¶ … Gap, by Jeffrey Pfeffer and Robert Sutton They are only words. Therefore, decisions are made within the organization that changes nothing. Pfeffer and Sutton found other reasons for the inability of knowledge to become operational. These reasons include outdated corporate culture, fear of change, the inability to make meaningful measurements, and internal competition. According to the authors, these factors are the key reasons for the inability to bridge this gap.
According to authors of the book, The Knowing-Doing Gap, the greatest problem that modern businesses face is the gap between knowing and doing. According to the authors, this gap costs businesses billions of dollars per year. The world has become a haven for knowledge experts in every business niche. However, organizations do not have enough "doers" in their organization to turn the knowledge that they possess into revenues. The book, The Knowing-Doing Gap examines the problem that businesses face in turning their hard-earned knowledge into numbers on the ledger. Let us examine how the information contained in this seminal work can be applied to the human resources field.
The human resource textbook, Managing Human Resources, by Bohlander and Snell, explores many aspects of Human Resource Management that can be applied to the field. It provides an overview of the key topics that the future human resources management personnel will face. The concepts contained in The Knowing-Doing Gap, can be applied to almost any field, including human resources.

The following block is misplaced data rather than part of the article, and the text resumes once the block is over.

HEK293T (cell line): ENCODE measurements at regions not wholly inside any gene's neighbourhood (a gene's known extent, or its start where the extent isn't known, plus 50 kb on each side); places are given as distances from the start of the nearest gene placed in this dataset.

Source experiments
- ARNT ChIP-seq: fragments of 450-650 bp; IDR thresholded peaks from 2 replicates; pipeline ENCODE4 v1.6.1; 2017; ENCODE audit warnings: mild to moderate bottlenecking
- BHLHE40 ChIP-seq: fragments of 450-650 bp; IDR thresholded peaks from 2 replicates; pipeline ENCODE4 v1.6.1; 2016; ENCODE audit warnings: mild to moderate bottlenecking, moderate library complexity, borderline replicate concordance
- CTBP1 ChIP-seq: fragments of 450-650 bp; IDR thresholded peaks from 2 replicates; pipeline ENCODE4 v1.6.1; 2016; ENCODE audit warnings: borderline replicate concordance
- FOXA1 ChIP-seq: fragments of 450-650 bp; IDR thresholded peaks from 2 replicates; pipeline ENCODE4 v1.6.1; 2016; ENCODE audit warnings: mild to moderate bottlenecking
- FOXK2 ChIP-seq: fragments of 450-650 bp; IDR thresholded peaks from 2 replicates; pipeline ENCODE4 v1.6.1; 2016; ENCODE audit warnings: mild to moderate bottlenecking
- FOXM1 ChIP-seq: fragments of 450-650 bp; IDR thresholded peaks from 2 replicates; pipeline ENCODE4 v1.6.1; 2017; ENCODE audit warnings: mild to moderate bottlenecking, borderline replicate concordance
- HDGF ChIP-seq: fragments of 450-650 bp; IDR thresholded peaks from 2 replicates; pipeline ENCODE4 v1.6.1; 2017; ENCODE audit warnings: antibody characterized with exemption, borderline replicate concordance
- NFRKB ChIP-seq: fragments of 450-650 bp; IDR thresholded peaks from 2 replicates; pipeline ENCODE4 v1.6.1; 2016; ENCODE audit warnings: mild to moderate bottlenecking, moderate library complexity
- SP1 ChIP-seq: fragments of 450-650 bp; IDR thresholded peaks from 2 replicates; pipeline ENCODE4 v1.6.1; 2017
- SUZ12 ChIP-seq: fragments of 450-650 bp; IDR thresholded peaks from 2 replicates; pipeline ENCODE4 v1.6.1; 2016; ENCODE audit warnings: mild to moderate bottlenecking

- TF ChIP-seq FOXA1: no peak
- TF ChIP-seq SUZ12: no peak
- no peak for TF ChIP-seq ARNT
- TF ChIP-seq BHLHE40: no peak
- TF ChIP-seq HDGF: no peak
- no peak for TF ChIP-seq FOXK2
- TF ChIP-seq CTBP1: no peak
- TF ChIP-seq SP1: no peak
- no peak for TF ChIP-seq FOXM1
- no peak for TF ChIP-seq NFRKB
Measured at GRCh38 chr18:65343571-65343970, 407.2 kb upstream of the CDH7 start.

Human resources theory has developed extensively over the past several decades. The technology used to carry out routine human resources management activities has also changed drastically over this same time period. Like many fields, the human resources field is full of theory and practical knowledge, but only a small percentage of it actually makes it into human resource practice. One of the areas where the connection between knowing and doing is most critical is in international human resource management. Bohlander and Snell discuss this issue specifically in Chapter 15 of Human Resources Management.
International human resources management is one area that is critical to maintaining the competitive advantage of major corporations. Bohlander and Snell discuss the four types of global organizations. They include global, which treats the world as a single marketplace. The transnational organization uses local facilities to meet the needs of the local markets. The international organization uses existing capabilities to expand into foreign markets. Multinational organizations operate subsidiaries as stand-alone business units in various countries. According to Bohlander and Snell (2004), Global and Transnational organizations are more efficient than International or Multinational business structures. Each of these organizational types requires a different type of human resources structure.